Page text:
Thursday, March 20, 2008 1:52 PM

All replies

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    Hi Brown,

     

    I was wondering if you ever managed to get an awnser to your question. We are running into the same problem, do we need SNAT or DNAT?

     

    Cheers,

     

    Franck

    Friday, July 25, 2008 6:33 AM
  • This is taken directly from the OCS 2007 Enterprise Deployment Planning Guide, in case you haven't already looked there:

     

    • Using a load balancer in SNAT mode is recommended for ease of deployment, however be aware each SNAT IP address on the load balancer limits the maximum number of simultaneous connections to 65,000. If you deploy load balancer in SNAT mode, ensure you configure a minimum of one SNAT IP address for each group of 65,000 users. (The open number of connections generally corresponds to the number of active users.) For example, in a deployment supporting 100,000 users, you would configure two SNAT IP addresses.
    • If you use a DNAT (destination network address translation) load balancer for your Enterprise pools, the following is required:
      • Each pool must reside in a distinct IP subnet from other pools, because the Front End Servers in each pool must reside in this distinct IP subnet.
      • For a pool in the expanded configuration, only the Front End Servers must be placed in this distinct IP subnet. All other roles – the Web Conferencing, A/V Conferencing, and Web Components Servers – must reside outside the distinct IP subnet for the Front End Servers. There is no additional restriction on how these other roles can be placed on the network.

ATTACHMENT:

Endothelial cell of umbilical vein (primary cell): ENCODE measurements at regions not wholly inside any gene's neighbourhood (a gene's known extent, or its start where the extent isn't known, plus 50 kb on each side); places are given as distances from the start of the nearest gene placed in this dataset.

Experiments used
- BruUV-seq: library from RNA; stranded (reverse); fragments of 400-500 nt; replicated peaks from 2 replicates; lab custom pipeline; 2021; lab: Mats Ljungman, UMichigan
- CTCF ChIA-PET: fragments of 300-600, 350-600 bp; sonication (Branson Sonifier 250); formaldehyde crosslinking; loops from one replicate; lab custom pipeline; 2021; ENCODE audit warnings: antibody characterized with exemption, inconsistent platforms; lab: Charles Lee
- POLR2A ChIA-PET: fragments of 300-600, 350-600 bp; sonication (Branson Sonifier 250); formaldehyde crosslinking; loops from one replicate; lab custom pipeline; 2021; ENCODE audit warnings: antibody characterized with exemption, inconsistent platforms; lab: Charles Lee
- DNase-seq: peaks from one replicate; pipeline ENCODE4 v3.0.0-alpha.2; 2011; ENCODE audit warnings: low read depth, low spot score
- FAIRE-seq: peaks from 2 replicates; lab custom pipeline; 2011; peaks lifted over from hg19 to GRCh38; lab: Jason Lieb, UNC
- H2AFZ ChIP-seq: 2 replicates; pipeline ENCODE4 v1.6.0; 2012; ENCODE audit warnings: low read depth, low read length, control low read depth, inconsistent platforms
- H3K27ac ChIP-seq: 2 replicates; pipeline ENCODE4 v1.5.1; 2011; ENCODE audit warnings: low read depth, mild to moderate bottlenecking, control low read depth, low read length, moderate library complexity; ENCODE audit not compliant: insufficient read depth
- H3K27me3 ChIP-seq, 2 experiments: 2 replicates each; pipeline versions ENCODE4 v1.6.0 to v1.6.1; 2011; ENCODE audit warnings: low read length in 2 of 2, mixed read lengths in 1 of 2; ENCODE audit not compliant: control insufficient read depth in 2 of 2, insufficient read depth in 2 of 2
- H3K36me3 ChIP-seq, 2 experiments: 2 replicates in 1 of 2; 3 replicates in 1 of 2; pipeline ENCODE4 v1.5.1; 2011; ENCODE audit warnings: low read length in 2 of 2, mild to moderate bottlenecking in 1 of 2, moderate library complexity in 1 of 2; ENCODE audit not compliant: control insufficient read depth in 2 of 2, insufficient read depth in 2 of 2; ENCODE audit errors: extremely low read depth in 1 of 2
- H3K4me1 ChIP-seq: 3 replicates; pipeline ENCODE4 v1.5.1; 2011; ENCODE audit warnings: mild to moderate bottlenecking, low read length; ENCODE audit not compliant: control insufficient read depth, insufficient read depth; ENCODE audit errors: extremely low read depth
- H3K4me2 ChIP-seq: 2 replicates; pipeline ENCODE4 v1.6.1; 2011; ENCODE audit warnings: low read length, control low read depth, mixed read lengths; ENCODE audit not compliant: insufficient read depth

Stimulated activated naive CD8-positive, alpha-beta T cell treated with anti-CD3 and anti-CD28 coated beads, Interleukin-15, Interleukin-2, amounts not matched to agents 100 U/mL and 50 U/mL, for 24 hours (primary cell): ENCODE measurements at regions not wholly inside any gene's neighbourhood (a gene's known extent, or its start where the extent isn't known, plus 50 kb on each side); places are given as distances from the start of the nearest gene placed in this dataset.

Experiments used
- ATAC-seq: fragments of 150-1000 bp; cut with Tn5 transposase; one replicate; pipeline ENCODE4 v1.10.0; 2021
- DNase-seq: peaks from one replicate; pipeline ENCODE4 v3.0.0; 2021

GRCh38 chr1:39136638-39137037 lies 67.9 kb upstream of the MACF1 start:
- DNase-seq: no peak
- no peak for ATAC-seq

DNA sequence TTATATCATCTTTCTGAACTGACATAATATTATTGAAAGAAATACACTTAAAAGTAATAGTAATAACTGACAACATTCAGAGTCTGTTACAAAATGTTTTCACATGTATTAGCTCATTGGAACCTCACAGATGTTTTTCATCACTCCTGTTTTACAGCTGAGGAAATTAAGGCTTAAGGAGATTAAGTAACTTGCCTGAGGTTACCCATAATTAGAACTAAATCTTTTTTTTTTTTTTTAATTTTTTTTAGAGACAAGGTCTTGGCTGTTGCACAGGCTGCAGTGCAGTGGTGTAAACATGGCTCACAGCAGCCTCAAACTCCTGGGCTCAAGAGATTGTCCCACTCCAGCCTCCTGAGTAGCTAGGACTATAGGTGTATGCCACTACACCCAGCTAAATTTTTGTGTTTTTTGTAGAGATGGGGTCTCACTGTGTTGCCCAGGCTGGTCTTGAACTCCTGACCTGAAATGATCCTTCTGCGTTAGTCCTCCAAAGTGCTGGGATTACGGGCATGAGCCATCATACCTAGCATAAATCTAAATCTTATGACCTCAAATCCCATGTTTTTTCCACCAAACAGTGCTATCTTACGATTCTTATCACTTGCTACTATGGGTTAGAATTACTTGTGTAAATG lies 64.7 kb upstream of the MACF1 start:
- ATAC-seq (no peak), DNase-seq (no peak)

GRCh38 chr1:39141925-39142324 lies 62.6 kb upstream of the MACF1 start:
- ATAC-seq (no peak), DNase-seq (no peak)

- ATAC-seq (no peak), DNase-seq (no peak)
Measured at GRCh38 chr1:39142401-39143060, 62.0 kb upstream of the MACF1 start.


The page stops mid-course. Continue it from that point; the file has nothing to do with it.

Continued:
Friday, July 25, 2008 2:59 PM
    Moderator
  • Hi Jeff,

    I've seen that piece in the planning guide, but it doesnt give any technical background, which i would really love to have so i can make a solid design decision on this! (like why does the front end role have to be sperated form the other roles and hhave its own ip subnet?)

    Kind regards,
    Franck
    Friday, July 25, 2008 3:57 PM
  • I agree that in the LB situation you are really doing SNAT and DNAT. Even more confusing, if the LB is also the router for the FE's, you don't even need to do SNAT and that makes your IIS logs better (real client IP's in them).

    The OCS tech reference has this statement: "If a load balancer for a pool is configured to operate in DNAT mode, connections from member servers in the pool will be redirected to the local host." To me, this is the heart of the confusion ... what they are getting at with that statement.
    Thursday, January 15, 2009 12:41 AM
  • I just thought of one more thing. The A/V traffic goes to the FE's directly, without translation. So, even though your chat 5061 traffic goes to the VIP, the A/V traffic goes directly to one of the FE's actual IP address, not the VIP. Hence, you can't DNAT that.
    Saturday, January 17, 2009 2:49 PM
  • It is funny to see that others are looking for the answer for this S/DNAT question. I got reply from network team also, that MS seems thinking NAT in different ways than normal network people.

    As brownj00 wrote his message we feel and our network teams feels that we are using SNAT and DNAT at the same time. But have you read the R2 requirements... DNAT is not supported anymore ! :)

    How so simple thing can be so hard to understand.

    And about James Risto's last comment, the DNAT is not only for AV server, but also Web Conferencing.

    --
    Petri

    Wednesday, January 21, 2009 10:33 PM
  • We are using SNAT.  If you run the BPA on R1 it will tell you that it is not recommended.  Yes, with R2 the BPA will want to reach out and @#$#@ smack you :)
    Monday, January 26, 2009 10:06 PM